There appeared to be little risk element involved when Manchester United struck a multi-million deal with Chelsea for the services of Juan Mata in January.
They may have been parting with a club record £37.1 million transfer fee, but they were acquiring a two-time Player of the Year at Stamford Bridge and a man with European Championship and World Cup winners’ medals to his name.
United were also in the middle of a testing transitional period which few saw coming, with inspiration needed from somewhere to get the then reigning Premier League champions back on track and appease a fan base growing increasingly disillusioned with the efforts of David Moyes and his chosen troops.
Mata was supposed to be the answer, the man in possession of a skeleton key to unlock the tightest of defences and an arrival which confirmed that, for all of their struggles, United remained an attractive proposition to global superstars.
It is, however, now difficult to determine what the question was if Mata has been the answer.
Hitting top gear at a side stuck in reverse was always going to be difficult last season, with few of those at Old Trafford emerging from the wreckage of the 2013/14 campaign with any credit.
The problem is, at least for Mata, that his inability and that of those around him to bring about a reversal in fortune led to a summer of change at the Theatre of Dreams, with Louis van Gaal’s experience drafted into the dugout and a number of big-money acquisitions added to the playing staff.
Among those welcomed through the doors was Angel di Maria, with transfer records smashed again in order to lure the talented Argentina international away from Champions League winners Real Madrid.
Mata must have feared from the moment he first heard murmurings of interest in Di Maria that his standing as United’s creative spark was under serious threat. Why else would they be looking for another playmaker with a wand of a left foot?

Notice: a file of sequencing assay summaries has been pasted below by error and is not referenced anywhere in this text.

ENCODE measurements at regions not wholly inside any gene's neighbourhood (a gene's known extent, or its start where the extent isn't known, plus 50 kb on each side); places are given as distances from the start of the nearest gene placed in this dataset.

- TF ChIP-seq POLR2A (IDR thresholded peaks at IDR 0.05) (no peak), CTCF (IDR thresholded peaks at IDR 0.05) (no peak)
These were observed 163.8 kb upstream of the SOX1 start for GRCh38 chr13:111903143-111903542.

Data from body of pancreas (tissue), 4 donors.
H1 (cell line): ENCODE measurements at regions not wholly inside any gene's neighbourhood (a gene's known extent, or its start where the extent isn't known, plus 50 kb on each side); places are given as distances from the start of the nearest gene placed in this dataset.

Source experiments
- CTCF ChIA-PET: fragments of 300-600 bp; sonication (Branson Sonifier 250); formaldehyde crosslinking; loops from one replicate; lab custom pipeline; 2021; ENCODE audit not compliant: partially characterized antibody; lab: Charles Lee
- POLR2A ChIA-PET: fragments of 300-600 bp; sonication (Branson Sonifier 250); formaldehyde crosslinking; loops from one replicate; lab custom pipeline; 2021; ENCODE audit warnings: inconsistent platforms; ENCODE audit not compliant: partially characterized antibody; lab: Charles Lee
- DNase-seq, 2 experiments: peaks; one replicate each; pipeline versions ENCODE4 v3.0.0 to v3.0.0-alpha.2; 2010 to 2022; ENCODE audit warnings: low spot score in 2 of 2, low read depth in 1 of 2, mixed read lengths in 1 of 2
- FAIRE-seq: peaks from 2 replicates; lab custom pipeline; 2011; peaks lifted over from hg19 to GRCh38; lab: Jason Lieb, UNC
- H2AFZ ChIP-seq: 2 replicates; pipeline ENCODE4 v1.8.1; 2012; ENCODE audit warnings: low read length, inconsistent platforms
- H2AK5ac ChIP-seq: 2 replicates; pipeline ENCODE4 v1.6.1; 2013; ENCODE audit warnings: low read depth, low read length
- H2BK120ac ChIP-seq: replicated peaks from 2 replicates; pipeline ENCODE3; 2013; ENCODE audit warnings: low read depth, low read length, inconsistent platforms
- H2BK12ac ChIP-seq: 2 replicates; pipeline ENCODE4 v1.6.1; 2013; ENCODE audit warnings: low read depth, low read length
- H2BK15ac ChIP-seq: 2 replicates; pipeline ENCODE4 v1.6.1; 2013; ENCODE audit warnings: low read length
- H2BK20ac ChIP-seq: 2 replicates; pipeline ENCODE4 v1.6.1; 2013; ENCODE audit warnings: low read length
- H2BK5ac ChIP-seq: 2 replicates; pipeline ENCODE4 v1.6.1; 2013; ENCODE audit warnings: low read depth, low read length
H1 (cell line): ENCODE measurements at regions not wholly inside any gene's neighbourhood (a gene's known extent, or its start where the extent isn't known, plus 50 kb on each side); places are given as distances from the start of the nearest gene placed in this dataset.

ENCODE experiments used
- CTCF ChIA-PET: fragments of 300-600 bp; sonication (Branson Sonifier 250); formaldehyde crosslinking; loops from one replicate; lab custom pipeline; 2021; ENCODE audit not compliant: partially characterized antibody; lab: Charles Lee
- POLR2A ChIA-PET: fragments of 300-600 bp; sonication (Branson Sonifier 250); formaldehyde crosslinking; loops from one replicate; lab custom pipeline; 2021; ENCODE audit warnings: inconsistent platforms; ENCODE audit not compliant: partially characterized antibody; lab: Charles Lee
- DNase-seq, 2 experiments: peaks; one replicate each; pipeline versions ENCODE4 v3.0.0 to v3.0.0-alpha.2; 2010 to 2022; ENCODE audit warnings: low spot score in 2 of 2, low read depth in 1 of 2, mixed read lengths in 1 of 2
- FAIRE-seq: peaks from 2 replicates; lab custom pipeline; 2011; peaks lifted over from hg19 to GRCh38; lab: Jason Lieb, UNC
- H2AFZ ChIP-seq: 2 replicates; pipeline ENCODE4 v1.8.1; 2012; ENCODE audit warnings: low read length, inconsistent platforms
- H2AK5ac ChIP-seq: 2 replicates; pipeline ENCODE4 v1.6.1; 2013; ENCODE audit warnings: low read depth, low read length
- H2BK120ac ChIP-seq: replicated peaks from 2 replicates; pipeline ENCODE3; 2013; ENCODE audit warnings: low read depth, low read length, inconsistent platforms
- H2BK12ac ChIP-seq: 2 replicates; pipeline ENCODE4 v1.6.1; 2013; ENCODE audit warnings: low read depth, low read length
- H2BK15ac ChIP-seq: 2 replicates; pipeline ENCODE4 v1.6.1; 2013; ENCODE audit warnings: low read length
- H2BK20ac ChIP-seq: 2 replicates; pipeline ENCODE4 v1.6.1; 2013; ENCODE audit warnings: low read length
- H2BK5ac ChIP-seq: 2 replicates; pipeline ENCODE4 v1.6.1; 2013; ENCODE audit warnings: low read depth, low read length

United have seen their £60m man offer a greater return on their investment than their £37m one, and that has sparked speculation that the latter may be offloaded in January in order to fund the pursuit of further fresh faces.
Mata, of course, insists he is reading little into the rumours and remains fully committed to United and his efforts to secure a regular role under Val Gaal. What else would he say?
Opta statistics suggest, though, that it may be advisable for United to cut their losses, move Mata on and reinvest the funds he generates on either another midfield schemer – a Yohan Cabaye, for example – or on the experienced centre-half they are still crying out for – with Ron Vlaar, Gerard Pique, Winston Reid and Mats Hummels generating mounting transfer talk.
|Goal Assist||Goals||Total Scoring Att||Total Pass||Accurate Pass||Total Through Ball||Touches||Appearances||Mins Played|
|Ángel Di María||5||3||31||397||314||10||659||9||734|
Mata – along with Ashley Young, another of those seemingly on borrowed time – is not offering as much in the final third as he once was.
Di Maria betters him in just about every area in the middle and final thirds, while Adnan Januzaj is a blossoming talent United are expecting big things from in the present and future.
Do they need Mata? Would, as suggested above, the money they could bring in by moving him on be better used in other areas – areas where the Red Devils are not quite as well stocked?
How much, though, will they be able to recoup for a player who will have spent just a year on their books.
If recent reports are to be believed then Atletico Madrid might be willing to do a deal, but they are only looking to pay around £20m for a man who cost close to double that 12 months ago.
United must weigh up the pros and cons, consider what Mata brings to their collective cause and whether they would be willing to take a financial hit as part of a package which could prove beneficial to all parties in the long run – freeing up a space in their squad and allowing Mata to take on a new challenge elsewhere.